You've probably already read 28 different recaps of SXSW 2009, but one more isn't going to hurt you…
This was my first year at South by Southwest. Not only was an opportunity to connect up with new people both socially and professionally, but it was finally a chance to get people off my back for not going last year. Now, off to my standard conference review format:
Wow, the people. How many places can you meet Jonathan Coulton along with Paul and Storm at a local bar, leading people from the organizations and groups you admire and respect, and that old friend that you haven't seen in 7 years. I missed many of the stars, but the people I met were great. Even people like the random pair I invited to join our group for breakfast. I look forward to keeping in touch with a number of them and was glad to renew contact with quite a few people.
Next, some of the sessions were excellent. For a conference session, I keep the simple metric of "did I learn something here that makes me think/act differently?" In one of the sessions – titled "Quality: The Next Online Video Opportunity" from Eric Feng of Hulu – one of the things he said really struck me. The quote was simple:
Innovation should be like doorknobs and light switches. They make the room more functional but you don't notice them – quoted by me at the time
Normally, when we think of innovation, we think of the big things that completely change the landscape – the iPhone, GPS, etc – and we forget the small things like anti-lock breaks, contact lenses, and numerous other things that just make life better, easier, safer. Honestly, I'm already rethinking my own projects a bit… how can I make them better, faster, smarter to make users' lives easier?
Phillip Kaplan (of F*d Company and Adbrite) and Rick Marini led a session called "How Start-Ups Can Take Advantage of the Recession". While the topic itself was interesting, their handling of it made the discussion shine. They spent the first few minutes introducing themselves, giving their own background, and then started the discussion rolling. The bounced around the room taking questions, moderating responses from the attendees, and occasionally sharing their own perspective. If either/both of these guys are running a panel next year, I'll be there regardless of the topic.
Finally, the volunteer staff was fantastic. If you tried to find the 3rd floor, you probably talked to the staff… yes, it was that much of a pain to find. Every one of the volunteers I spoke with were polite, helpful, pointed me in the right direction, and generally seemed to be enjoying themselves. Whatever the organizers did to recruit and filter volunteers, they should keep it up.
Some of the sessions were horrible. Personally, I understand that a discussion can drift off topic depending on the audience, but a "discussion" that doesn't even involve the audience isn't very useful. It's even worse when the presenters are unprepared which 2-3 were. I'll spare their names here, but I did rate them accordingly.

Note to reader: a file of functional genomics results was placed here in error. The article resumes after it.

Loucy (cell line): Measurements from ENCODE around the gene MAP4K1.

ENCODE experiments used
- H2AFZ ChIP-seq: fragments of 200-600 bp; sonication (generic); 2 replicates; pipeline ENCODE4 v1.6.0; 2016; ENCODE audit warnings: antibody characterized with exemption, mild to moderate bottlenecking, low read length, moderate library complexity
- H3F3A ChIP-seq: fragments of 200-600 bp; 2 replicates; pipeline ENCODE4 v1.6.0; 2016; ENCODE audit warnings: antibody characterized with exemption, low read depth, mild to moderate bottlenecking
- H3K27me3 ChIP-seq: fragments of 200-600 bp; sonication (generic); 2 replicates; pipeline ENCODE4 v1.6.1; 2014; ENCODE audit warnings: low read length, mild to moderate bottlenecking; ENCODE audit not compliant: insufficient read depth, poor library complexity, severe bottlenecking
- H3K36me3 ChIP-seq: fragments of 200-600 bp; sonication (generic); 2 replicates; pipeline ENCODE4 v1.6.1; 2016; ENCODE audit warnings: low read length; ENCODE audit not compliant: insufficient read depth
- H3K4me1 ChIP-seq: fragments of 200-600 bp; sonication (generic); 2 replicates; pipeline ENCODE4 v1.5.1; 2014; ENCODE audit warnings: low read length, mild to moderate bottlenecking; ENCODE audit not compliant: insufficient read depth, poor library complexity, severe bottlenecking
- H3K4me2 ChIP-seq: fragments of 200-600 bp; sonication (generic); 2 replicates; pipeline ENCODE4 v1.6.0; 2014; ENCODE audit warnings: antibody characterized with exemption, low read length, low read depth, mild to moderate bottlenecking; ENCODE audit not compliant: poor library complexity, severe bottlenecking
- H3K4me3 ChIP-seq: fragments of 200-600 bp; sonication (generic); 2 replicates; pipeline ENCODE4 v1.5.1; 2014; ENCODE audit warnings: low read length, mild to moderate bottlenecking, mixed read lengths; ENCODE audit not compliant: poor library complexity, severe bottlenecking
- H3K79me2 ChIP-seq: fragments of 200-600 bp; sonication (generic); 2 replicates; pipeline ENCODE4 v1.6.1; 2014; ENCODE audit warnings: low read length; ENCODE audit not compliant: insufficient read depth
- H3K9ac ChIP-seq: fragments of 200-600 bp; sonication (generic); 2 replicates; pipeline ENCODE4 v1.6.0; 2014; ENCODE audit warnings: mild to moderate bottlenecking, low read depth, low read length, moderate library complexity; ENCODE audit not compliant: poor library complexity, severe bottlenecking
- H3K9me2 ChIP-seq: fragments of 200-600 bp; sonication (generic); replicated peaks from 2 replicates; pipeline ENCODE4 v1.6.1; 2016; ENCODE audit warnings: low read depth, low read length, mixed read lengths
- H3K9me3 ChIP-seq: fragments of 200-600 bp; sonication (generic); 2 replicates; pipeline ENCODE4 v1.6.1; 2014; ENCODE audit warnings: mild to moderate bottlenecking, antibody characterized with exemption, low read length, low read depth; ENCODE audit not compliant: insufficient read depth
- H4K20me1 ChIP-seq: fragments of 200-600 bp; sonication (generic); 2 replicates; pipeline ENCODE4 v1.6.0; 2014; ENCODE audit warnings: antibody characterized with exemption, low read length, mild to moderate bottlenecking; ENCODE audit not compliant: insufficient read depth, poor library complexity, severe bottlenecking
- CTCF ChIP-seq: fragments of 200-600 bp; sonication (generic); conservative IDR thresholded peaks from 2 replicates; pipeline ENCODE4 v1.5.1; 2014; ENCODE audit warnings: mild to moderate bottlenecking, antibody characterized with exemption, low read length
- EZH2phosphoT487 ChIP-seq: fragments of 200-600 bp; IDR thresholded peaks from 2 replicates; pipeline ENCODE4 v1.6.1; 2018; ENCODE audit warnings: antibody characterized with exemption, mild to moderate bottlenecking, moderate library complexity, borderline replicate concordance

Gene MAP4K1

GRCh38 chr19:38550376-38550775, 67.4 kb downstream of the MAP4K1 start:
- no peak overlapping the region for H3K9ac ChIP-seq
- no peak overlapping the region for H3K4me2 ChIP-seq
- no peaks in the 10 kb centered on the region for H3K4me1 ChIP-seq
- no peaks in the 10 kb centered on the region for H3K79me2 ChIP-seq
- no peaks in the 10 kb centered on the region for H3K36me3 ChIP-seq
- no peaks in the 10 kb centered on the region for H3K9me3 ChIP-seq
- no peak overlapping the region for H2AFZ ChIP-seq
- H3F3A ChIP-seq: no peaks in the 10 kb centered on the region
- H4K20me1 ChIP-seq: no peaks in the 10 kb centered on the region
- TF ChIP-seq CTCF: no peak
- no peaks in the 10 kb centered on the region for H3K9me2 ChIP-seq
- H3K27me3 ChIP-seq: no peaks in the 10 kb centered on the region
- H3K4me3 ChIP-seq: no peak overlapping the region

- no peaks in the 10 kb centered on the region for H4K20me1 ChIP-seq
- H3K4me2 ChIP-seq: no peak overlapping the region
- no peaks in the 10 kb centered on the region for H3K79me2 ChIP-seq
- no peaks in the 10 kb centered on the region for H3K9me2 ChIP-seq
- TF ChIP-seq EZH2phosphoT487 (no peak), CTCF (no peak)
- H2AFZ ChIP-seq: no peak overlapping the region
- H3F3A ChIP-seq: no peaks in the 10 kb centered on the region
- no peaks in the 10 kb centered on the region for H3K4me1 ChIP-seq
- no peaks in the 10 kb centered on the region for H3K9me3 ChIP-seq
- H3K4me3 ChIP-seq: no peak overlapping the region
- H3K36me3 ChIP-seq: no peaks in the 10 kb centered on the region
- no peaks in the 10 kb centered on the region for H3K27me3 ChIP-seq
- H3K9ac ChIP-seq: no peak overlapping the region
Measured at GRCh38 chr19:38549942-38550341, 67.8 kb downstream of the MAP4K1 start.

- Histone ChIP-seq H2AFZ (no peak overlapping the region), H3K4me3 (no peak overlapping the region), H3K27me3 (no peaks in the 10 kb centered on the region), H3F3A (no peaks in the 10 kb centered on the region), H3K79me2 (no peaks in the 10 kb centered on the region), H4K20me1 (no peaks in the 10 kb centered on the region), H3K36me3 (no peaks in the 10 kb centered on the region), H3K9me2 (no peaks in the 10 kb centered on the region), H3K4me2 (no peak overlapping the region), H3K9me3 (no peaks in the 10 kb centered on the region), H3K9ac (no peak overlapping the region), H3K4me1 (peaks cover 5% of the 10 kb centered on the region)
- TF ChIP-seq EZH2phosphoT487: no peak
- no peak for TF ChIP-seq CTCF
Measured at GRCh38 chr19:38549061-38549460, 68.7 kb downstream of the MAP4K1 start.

Cell coverage on AT&T was dismal at best. The sheer number of iPhones caused so many problems for AT&T that it got national attention. Data access over 3G and EDGE was minimal at best and it took days for Twitter to clear the Direct Message backlog. I was still getting messages almost 18 hours after leaving the festival.
Finally, power distribution was terrible. This seems to be an ongoing theme with most conferences and I think I note it almost every time. Hundreds (if not thousands) of geeks with laptops and cell phones and only 3-4 outlets in the entire room. Can anyone else say "bad idea"!? I've shared some ideas with people in positions to solve this problem at certain conferences… hopefully we'll see some solutions.
My hotel pick was bad. The hotel itself was fine, but it was easily 15 blocks from the Convention Center. It was a $6 cab ride or a 20 minute walk each way. While many crashed in their rooms for brief power naps or could drop things off, we couldn't do either. I hope to fix that for next year.
Sometime during the first evening of the fun, I lost my cell charger. I was one of a handful of people – 3 by my count – that owns an N95 instead of an iPhone. While I love the phone, it's a battery-hog when I'm using the built-in 5 mega-pixel camera to record Jonathan Coulton performing Code Monkey live. 😉 Luckily, my friend Shashi B – the Social Media
Swami Cowboy of Network Solutions – was kind and generous and let me borrow his charger throughout the festival.
Finally, soda prices were terrible. Let me get this straight… Mountain Dew is a super-duper-headline sponsor and a 20oz Diet Pepsi is $3.75 (normal price: $1.20-1.50)? Are you kidding me!?
I had a blast. I met and re-connected with great people, learned some good things, and many of the negatives are out of the hands of the SXSW stff. Next year I'm going to get a closer hotel and make sure to keep my cell charger safe. If you're working in technology and want to meet smart people from across the spectrum of industries, this is the place to do it. Throughout the week, I spent time with people from large companies like Dell and Intel to design firms to social media guys to artists to filmmakers to food drive organizers to video game designers to comic book artists to high school teachers. But what brought us together was a common interest in technology and the goal of learning new ideas.
Yes, I'm going next year.